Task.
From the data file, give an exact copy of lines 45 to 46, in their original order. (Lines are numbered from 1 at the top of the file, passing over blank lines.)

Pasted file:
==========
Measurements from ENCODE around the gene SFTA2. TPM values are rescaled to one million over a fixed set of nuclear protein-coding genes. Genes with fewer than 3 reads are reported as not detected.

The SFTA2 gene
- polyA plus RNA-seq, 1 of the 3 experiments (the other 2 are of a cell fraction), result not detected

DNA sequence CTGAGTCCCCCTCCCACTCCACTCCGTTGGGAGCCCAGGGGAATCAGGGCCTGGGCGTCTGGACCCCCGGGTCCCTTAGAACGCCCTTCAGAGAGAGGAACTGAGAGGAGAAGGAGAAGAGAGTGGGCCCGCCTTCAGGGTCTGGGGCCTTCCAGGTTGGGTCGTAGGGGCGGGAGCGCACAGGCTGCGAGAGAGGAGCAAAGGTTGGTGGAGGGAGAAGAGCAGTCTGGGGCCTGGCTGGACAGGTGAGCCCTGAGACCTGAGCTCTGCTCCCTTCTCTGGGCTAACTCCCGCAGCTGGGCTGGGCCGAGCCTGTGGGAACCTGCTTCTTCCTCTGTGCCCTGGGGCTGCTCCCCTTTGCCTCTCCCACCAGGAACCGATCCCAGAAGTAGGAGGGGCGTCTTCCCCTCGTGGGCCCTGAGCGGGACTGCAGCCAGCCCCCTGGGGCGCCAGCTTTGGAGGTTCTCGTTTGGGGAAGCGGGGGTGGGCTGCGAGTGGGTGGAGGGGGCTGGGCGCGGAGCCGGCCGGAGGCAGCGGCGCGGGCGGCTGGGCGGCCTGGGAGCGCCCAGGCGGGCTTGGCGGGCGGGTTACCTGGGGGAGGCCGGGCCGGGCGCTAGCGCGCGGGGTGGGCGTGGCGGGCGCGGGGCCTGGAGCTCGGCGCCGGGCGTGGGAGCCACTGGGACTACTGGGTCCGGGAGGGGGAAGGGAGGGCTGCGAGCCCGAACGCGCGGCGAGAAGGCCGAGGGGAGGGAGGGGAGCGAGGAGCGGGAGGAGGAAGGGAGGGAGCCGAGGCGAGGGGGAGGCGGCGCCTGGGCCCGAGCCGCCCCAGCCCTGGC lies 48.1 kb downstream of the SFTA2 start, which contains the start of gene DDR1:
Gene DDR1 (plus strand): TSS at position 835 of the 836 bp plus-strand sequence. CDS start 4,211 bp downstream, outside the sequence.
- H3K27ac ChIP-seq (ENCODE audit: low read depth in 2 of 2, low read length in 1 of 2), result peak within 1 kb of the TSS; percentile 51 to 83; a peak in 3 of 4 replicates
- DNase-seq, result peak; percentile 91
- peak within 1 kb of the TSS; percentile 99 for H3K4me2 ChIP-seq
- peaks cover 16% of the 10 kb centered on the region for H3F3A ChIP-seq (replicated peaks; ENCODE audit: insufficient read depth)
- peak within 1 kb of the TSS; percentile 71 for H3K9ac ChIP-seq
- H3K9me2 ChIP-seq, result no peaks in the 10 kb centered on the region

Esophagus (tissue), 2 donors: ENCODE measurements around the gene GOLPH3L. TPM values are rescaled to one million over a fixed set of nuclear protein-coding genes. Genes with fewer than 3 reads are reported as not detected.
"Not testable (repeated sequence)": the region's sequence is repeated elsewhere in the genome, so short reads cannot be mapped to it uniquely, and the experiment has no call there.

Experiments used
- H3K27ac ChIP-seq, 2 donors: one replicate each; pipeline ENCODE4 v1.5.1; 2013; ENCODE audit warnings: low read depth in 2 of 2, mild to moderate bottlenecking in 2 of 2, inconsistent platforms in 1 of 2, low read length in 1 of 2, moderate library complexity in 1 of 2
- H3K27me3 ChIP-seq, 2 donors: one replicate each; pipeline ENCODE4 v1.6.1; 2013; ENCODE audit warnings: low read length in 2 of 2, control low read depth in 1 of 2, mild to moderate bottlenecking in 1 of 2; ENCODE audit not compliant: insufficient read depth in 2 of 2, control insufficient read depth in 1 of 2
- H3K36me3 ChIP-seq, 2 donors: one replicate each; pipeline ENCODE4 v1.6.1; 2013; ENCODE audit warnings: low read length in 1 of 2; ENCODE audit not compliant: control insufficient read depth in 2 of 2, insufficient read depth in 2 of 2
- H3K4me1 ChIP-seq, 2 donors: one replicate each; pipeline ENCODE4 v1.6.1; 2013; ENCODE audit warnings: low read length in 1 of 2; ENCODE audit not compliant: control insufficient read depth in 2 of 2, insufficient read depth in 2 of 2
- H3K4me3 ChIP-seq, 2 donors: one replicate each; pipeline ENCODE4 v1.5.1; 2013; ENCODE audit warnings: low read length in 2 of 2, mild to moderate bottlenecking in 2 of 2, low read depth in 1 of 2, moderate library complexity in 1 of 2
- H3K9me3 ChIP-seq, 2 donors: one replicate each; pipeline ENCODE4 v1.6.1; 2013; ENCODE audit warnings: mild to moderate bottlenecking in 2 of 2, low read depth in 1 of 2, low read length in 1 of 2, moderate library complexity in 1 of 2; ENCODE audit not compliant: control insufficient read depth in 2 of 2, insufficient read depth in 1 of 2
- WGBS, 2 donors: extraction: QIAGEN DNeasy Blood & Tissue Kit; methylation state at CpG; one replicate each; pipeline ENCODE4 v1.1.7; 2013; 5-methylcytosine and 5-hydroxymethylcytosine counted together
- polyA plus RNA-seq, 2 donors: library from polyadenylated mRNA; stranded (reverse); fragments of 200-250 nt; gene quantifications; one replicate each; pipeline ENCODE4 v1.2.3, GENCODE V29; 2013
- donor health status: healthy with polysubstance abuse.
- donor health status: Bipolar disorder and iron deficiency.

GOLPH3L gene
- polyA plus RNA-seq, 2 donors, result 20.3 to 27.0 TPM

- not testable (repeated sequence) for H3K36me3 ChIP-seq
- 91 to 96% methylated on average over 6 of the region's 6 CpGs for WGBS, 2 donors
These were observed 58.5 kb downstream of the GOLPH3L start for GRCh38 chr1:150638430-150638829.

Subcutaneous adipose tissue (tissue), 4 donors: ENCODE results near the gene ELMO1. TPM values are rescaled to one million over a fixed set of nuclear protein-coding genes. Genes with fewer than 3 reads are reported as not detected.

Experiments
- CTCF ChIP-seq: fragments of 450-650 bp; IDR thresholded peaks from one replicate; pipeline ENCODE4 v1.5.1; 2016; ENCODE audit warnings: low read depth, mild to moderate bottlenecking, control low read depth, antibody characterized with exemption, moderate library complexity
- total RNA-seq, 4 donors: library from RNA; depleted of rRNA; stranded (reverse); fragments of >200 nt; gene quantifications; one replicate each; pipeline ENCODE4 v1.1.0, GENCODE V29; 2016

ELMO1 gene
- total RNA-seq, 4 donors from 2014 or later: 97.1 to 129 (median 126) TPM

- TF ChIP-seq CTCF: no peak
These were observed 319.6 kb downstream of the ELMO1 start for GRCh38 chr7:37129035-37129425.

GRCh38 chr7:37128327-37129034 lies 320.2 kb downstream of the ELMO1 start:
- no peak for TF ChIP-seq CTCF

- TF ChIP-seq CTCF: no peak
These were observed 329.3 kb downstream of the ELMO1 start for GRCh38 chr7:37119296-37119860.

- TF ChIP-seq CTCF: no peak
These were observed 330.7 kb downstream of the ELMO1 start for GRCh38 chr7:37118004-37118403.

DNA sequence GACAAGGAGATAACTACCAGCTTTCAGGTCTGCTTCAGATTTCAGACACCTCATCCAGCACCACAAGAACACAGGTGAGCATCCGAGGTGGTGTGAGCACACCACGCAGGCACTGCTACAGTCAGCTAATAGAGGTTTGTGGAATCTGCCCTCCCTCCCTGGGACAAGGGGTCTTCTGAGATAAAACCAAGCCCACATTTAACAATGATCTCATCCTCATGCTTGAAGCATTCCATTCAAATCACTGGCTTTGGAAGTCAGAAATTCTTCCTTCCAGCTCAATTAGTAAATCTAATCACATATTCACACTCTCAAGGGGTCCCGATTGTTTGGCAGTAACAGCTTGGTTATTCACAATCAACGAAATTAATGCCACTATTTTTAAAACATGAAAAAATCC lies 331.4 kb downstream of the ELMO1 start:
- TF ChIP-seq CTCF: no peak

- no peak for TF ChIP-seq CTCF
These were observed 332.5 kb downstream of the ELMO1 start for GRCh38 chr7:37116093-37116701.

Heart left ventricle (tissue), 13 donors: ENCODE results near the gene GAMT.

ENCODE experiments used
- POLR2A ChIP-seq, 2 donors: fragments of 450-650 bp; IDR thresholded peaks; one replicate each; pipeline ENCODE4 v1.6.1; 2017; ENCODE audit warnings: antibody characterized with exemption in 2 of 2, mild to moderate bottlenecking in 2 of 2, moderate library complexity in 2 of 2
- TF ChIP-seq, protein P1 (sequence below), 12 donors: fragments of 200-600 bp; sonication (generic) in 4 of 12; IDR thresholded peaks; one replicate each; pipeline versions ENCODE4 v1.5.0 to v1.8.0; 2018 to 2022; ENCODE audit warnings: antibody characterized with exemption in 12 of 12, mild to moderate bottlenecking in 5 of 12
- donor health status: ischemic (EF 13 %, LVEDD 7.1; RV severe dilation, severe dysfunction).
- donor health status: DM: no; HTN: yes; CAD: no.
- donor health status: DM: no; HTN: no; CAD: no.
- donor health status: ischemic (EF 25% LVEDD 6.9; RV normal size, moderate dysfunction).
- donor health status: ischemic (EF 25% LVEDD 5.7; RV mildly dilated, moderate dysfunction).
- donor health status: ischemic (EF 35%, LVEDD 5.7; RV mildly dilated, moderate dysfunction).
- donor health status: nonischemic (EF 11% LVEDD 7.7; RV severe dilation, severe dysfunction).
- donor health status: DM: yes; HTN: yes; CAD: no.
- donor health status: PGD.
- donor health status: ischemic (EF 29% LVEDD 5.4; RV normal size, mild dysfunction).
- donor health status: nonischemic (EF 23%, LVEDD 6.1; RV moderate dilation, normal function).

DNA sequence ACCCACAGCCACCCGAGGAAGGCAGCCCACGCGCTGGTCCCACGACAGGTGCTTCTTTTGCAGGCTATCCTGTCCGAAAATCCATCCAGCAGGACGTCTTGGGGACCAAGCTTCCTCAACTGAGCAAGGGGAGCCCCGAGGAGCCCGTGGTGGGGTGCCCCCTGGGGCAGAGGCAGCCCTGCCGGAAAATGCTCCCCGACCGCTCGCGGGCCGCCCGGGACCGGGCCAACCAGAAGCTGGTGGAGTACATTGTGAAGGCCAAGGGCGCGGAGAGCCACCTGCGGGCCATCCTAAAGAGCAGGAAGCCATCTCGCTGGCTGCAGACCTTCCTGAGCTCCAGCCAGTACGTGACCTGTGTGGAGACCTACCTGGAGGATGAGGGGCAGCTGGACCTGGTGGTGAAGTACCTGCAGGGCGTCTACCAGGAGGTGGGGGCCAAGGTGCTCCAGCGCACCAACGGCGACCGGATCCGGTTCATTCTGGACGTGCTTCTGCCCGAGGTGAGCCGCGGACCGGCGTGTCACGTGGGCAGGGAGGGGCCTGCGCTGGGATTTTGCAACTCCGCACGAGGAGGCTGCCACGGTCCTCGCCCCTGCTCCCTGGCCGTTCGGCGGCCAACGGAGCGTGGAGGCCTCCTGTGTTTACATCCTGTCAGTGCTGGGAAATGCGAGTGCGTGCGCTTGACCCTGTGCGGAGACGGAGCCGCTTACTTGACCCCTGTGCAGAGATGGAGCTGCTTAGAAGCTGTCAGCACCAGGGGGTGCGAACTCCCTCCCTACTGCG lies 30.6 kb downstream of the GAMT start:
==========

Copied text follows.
- TF ChIP-seq CTCF: no peak

- no peak for TF ChIP-seq CTCF